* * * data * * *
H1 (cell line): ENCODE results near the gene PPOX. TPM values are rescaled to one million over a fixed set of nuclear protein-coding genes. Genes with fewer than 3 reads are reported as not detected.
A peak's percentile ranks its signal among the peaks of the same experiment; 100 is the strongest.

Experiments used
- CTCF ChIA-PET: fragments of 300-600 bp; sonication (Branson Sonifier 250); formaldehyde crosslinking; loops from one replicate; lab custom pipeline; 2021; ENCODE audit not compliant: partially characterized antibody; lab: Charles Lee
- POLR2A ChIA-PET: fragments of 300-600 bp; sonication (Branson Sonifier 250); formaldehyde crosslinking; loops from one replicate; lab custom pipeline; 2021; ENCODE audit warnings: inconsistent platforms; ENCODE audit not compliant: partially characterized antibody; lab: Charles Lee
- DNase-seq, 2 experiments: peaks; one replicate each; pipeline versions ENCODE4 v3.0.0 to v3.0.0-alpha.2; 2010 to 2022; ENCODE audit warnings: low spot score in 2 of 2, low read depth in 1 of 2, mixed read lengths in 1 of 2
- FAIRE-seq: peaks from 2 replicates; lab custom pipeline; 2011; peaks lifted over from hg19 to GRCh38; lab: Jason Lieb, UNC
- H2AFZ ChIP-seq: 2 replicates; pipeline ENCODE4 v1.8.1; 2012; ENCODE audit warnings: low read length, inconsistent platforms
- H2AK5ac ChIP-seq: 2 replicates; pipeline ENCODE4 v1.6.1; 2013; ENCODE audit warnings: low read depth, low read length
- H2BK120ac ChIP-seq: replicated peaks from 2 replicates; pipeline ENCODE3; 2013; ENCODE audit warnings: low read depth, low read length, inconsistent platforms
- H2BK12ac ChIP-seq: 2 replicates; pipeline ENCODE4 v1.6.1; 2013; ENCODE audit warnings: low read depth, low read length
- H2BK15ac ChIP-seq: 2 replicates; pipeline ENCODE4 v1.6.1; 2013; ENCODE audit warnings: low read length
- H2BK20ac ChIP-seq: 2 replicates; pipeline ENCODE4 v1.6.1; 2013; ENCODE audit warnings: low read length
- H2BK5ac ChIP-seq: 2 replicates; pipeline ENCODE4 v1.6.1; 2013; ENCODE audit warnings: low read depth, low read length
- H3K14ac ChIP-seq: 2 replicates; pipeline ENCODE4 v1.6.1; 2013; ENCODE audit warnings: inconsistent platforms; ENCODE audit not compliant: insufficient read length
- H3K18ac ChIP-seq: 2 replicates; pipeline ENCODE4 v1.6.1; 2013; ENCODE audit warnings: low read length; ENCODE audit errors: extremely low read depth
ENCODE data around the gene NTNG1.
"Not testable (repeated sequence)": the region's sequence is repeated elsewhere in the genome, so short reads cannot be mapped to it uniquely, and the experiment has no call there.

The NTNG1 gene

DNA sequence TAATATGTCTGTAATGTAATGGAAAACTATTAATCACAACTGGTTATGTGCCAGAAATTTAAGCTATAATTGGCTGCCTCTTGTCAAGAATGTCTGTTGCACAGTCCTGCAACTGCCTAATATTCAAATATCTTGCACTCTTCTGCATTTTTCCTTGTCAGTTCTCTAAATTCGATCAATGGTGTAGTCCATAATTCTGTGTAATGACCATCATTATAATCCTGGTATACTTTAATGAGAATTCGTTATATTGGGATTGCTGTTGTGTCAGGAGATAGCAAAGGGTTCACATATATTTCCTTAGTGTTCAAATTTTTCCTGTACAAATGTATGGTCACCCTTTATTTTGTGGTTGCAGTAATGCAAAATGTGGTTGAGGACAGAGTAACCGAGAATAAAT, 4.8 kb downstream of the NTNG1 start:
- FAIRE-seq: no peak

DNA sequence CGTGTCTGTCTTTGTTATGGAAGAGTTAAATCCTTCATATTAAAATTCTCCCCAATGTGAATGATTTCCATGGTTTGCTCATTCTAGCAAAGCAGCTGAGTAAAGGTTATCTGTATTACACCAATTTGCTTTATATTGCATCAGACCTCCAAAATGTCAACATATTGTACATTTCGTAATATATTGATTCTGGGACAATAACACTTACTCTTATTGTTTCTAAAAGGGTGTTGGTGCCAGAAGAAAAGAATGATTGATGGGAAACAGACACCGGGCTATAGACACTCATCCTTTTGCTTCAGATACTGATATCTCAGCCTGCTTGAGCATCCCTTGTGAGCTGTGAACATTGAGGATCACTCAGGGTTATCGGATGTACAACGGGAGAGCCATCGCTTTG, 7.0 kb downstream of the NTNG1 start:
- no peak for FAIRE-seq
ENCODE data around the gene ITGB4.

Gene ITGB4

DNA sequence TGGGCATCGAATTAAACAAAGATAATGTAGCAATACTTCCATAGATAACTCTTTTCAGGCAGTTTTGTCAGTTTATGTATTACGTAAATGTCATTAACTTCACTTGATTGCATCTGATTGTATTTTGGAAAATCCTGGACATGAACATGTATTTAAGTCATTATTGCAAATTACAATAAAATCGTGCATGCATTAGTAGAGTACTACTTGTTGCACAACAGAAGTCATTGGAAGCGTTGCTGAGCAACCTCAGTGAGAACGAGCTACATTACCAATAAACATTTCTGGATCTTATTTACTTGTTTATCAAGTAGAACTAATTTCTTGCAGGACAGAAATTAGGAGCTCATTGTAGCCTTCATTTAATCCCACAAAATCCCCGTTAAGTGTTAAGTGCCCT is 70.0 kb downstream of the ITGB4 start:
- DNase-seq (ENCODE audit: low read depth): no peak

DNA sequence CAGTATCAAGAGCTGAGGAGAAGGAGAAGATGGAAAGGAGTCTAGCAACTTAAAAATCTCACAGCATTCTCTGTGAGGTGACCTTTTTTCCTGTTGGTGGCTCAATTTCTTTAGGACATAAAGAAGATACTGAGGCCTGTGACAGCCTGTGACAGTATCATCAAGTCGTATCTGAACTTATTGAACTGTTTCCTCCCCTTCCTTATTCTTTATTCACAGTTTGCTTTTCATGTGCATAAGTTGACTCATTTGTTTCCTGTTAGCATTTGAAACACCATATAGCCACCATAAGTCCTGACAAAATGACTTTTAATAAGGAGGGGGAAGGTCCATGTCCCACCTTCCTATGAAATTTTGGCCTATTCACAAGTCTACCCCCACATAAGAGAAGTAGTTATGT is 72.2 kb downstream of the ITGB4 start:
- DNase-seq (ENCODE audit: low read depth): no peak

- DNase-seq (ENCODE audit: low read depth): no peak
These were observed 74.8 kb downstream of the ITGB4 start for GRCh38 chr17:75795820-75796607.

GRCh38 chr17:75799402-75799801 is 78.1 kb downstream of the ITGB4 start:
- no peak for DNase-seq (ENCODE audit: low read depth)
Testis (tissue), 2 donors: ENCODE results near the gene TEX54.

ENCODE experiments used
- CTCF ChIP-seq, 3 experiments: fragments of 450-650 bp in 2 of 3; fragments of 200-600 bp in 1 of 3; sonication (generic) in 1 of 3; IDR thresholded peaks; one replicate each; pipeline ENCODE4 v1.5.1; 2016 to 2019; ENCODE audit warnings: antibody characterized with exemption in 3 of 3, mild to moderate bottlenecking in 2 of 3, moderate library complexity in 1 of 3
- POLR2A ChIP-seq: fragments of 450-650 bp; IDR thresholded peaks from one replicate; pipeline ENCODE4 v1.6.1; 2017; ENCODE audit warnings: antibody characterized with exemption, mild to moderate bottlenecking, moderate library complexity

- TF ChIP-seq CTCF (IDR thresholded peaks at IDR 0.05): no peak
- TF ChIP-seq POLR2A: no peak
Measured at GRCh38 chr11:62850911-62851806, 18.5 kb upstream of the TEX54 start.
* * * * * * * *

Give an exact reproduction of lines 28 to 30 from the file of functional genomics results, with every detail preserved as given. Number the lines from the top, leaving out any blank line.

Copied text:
DNA sequence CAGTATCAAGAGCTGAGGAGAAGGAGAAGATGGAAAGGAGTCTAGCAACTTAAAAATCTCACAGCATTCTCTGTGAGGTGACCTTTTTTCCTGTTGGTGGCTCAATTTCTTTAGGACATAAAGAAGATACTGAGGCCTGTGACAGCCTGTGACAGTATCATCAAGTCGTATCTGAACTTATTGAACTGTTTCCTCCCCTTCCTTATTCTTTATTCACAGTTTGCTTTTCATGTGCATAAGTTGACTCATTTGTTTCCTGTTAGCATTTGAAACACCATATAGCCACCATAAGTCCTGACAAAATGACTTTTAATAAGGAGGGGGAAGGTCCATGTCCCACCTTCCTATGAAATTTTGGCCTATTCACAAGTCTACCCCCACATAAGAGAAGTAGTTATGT is 72.2 kb downstream of the ITGB4 start:
- DNase-seq (ENCODE audit: low read depth): no peak

- DNase-seq (ENCODE audit: low read depth): no peak